Beverly Hills, CA – New ABC Entertainment President Channing Dungey appeared on stage for the first time yesterday at a Television Critics Association Tour. She admitted to feeling nervous about it, but then she did the very best thing a network entertainment chief can do when appearing at a TCA – she started her session off with a series of announcements that had everyone taking down every word she said. They included the renewal of all of the network’s Sunday night game shows (collectively one of the nicer developments on broadcast television this summer) and the development of a new drama for 2017 about a television producer who runs afoul of police corruption titled “Ten Days [in the Valley]” starring Emmy winner Kyra Sedgwick.
Also, ABC wisely scheduled a session for the new political thriller Designated Survivor, starring Kiefer Sutherland, before the session with Dungey, so that set the tone for a pleasant and productive morning. (Sutherland, who knows how to work with the press, is a long-time favorite of the TCA.)
ABC’s day was largely positive, with successful sessions for the upcoming sitcom Speechless (about a family with a special needs child), the new legal procedural drama Conviction (starring Hayley Atwell, another TCA favorite because of her portrayal of the title character in the much-admired Marvel’s Agent Carter) and returning comedy hit black-ish, along with a panel of comedy show-runners featuring producers from Modern Family, The Middle, The Goldbergs, Dr. Ken, Last Man Standing and The Real O’Neals. Critics were also kind to the unremarkable freshman comedy American Housewife. The only panel that wasn’t particularly popular with the press was the one for Notorious, not because of its cast (the sizzling Piper Perabo and Daniel Sunjata, among others) but because of its concept, which revolves around clashes, conflicts and collusions between media and law enforcement. It counts among its executive producers Wendy Walker, an executive producer of CNN’s late, lamented Larry King Live, and Mark Geragos, one of the better known criminal lawyers in the country. Geragos could not attend the session because he was in court and, according to executive producer and co-creator Josh Berman, "the judge told him if he tried to get out of his trial, he’d hold him in contempt."
Answering questions about Speechless – which will likely be one of the most talked about new series of the fall – Dungey noted that “it’s challenging to find a show that does what that show does so well, which is, you don’t feel when watching the show that it’s a show about a family with special needs. It’s a show about a family in which one of the members happens to have special needs. It’s a very slight distinction, but it’s a really important one, because what I think is so great about the show is that it still feels very universal, very accessible and very relatable. It’s smart and funny.”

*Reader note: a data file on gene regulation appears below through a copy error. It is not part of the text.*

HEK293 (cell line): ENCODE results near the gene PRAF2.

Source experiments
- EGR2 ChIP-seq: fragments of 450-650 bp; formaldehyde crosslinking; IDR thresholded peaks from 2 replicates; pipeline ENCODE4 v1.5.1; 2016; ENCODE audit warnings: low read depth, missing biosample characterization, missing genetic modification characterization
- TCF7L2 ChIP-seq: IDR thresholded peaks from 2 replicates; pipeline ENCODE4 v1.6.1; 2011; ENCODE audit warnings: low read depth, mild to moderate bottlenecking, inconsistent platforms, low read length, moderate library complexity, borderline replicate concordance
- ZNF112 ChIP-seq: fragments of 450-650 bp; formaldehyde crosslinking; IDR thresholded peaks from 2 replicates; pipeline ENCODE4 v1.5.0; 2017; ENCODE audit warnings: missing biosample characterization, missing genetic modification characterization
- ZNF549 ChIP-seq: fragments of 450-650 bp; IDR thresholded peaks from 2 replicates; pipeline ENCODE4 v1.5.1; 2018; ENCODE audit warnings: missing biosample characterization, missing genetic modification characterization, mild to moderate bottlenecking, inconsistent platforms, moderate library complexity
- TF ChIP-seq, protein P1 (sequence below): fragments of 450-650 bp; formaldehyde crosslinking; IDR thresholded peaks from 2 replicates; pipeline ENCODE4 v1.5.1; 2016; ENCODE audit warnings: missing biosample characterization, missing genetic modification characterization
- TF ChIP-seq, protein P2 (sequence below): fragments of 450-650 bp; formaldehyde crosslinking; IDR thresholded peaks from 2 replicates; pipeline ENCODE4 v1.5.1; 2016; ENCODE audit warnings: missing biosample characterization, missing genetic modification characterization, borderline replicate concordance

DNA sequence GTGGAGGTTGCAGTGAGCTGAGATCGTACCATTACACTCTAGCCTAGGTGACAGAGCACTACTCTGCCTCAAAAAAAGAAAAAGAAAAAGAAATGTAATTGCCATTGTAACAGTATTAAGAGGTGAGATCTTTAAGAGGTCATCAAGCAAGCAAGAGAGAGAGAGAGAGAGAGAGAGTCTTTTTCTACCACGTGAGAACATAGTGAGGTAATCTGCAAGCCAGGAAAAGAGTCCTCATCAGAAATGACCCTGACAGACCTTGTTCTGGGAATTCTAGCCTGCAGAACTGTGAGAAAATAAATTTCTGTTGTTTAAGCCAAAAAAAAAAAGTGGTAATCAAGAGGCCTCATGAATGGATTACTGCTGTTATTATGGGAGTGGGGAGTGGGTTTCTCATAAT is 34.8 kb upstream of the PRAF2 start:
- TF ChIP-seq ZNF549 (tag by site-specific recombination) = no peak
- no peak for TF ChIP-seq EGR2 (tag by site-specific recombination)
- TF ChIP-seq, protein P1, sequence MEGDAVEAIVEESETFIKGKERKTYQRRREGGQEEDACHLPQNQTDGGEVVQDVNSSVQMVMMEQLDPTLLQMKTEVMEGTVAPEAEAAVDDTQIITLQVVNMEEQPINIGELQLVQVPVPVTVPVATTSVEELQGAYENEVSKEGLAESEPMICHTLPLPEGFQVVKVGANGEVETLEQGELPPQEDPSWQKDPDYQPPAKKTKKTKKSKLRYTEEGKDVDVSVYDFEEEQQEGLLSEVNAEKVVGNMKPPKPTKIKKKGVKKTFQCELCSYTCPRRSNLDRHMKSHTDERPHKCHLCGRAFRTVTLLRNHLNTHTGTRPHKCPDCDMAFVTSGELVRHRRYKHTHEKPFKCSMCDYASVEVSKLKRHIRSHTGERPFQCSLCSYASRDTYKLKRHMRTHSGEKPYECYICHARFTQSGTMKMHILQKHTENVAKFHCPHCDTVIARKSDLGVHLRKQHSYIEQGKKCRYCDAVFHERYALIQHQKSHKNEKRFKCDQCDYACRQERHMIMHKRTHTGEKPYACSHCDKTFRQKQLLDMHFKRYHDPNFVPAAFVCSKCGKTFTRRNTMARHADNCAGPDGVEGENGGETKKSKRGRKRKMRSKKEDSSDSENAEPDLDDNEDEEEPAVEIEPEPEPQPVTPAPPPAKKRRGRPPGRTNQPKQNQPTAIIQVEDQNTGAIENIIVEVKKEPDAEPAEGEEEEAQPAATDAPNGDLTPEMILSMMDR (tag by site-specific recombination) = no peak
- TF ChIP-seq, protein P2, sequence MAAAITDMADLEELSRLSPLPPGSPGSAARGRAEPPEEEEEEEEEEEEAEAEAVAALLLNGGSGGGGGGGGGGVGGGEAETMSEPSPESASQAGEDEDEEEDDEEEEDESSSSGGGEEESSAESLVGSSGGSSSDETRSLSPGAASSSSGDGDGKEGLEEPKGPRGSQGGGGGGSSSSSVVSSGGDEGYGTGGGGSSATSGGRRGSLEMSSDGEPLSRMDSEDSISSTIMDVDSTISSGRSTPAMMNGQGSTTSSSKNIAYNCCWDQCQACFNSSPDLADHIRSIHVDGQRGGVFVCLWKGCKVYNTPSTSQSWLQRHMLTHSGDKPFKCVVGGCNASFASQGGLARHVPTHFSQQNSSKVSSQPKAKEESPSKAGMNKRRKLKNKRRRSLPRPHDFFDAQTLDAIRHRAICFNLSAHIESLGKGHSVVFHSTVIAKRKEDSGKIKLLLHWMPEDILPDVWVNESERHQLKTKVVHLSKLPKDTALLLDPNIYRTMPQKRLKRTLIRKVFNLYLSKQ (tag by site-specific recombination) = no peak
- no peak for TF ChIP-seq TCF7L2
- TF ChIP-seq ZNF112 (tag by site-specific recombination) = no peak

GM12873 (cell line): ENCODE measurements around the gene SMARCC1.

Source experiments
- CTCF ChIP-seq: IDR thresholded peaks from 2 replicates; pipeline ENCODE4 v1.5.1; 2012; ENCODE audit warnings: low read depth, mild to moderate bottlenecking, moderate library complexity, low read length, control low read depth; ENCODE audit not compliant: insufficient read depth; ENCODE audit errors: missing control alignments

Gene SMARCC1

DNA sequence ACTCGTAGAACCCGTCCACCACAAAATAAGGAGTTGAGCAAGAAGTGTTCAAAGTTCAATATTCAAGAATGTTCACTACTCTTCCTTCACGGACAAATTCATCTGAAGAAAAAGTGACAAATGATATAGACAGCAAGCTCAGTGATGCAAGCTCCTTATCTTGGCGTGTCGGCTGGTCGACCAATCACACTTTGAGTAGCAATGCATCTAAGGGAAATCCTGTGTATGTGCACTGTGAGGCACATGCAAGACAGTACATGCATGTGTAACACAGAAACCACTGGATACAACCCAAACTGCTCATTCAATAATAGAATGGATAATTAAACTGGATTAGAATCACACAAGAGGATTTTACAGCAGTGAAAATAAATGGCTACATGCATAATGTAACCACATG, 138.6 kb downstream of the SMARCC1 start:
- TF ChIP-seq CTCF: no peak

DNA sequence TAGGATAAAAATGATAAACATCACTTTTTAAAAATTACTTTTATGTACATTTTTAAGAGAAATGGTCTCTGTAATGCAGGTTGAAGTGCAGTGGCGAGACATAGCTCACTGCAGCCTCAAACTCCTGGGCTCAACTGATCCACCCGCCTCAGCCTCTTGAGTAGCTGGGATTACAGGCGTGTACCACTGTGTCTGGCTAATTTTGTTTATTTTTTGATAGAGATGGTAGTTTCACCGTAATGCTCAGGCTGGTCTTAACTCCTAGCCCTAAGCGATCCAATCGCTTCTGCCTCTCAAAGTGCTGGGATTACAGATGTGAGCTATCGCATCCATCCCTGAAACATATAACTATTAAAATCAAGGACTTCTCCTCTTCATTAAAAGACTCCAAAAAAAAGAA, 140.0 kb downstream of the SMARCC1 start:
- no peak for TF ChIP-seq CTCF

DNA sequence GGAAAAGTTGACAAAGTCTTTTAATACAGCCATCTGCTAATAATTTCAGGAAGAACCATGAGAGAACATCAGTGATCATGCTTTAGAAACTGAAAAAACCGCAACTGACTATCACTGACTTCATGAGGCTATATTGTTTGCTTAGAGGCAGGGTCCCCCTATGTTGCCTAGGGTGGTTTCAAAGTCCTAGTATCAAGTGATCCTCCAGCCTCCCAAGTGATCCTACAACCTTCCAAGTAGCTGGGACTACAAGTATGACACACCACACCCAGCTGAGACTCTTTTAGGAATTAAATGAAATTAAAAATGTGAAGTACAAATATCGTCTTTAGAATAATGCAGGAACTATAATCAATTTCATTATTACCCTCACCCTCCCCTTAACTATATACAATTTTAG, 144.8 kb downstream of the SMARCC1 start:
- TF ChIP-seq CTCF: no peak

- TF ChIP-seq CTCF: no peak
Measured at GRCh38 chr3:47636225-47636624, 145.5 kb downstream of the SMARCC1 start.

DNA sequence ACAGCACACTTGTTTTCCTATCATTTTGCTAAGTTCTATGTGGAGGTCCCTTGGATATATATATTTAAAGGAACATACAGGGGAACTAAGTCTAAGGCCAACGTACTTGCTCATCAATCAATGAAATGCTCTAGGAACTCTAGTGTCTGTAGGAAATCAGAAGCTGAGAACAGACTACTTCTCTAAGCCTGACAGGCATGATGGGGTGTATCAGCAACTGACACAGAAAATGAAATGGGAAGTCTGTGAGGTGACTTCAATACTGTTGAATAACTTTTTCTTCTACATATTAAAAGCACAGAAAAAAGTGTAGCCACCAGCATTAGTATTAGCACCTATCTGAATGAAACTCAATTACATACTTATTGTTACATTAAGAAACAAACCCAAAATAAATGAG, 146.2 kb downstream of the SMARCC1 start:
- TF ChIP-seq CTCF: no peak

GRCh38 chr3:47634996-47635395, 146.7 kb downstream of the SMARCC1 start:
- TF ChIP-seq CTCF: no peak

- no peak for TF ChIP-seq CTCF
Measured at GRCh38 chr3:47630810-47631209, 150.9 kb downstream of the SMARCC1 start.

Dungey was asked if, having had a Muppet show and two Marvel shows on ABC during the last two years, she could imagine developing a series off another Disney property, Star Wars. “As a fan, I would absolutely love to say yes," she excitedly replied. "We have had conversations with them. We will continue to have conversations with them. I think it would be wonderful if we can find a way to extend that brand into our programming.” (It’s worth remembering that The Muppets was a failure, Marvel’s Agent Carter lasted only two short seasons and Marvel’s Agents of S.H.I.E. L.D. has never become the hit it was expected to be.)
One critic wanted to know whether or not Dungey would encourage greater diversity in the Bachelor and Bachelorette franchises.
“I would very much like to see some changes there,” she replied. “I think one of the biggest changes that we need to do is we need to increase the pool of diverse candidates in the beginning, because part of what ends up happening as we go along is there just aren’t as many candidates to ultimately end up in the role of the next bachelor or bachelorette. That is something we really want to put some effort and energy towards.
“The show has been very much in a cycle where the first runner-up in one cycle becomes the person who leads the next cycle,” she continued. “It’s worked very well for us because the audience feels really engaged in helping to choose that candidate, so I think what we would like to try to do is just widen the pool of choices.”
Talk of ABC’s relationship-forming reality shows led naturally to a question about the network’s reaction to UnREAL, the Lifetime drama that savagely deconstructs the producing of a reality series not unlike The Bachelor.
“That’s a very interesting question, because I don’t think we’ve ever actually had a full network conversation about UnREAL,” Dungey said. “I enjoy watching it as a viewer, however. I think that those two women (the central characters played by Shiri Appleby and Constance Zimmer) are incredibly compelling.”
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